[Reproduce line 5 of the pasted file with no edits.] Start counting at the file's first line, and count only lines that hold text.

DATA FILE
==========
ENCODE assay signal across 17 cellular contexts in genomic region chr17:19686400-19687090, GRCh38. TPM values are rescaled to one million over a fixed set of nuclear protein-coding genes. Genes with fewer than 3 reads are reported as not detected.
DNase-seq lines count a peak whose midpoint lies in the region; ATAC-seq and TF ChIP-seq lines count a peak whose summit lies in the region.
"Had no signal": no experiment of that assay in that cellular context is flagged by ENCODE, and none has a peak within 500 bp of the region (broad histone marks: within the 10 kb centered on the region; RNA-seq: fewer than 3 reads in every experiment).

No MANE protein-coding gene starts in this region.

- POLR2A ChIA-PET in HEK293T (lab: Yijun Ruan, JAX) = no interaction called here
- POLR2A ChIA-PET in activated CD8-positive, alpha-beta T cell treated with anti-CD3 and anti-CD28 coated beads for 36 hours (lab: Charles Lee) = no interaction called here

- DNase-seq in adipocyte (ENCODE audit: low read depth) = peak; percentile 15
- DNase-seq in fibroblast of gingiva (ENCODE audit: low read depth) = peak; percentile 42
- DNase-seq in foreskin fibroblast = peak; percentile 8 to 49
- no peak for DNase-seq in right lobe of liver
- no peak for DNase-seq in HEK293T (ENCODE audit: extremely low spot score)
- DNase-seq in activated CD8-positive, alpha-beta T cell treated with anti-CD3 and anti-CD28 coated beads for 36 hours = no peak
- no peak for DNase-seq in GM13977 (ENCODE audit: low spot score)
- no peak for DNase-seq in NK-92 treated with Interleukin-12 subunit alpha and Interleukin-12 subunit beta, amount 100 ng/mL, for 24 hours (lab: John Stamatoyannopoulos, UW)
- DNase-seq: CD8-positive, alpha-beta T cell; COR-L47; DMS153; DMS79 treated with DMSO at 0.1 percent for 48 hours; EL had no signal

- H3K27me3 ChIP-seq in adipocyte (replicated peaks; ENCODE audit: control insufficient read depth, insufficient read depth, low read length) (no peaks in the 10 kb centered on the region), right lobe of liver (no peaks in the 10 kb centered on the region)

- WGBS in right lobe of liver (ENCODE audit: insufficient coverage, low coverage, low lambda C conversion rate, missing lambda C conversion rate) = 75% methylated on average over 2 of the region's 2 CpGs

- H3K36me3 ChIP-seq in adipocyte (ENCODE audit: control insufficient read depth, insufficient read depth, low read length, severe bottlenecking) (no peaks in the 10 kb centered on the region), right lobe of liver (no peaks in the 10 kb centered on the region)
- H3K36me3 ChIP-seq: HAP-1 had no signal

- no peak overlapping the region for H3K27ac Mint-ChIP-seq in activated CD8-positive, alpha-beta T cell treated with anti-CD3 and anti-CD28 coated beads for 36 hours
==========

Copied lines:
- POLR2A ChIA-PET in HEK293T (lab: Yijun Ruan, JAX) = no interaction called here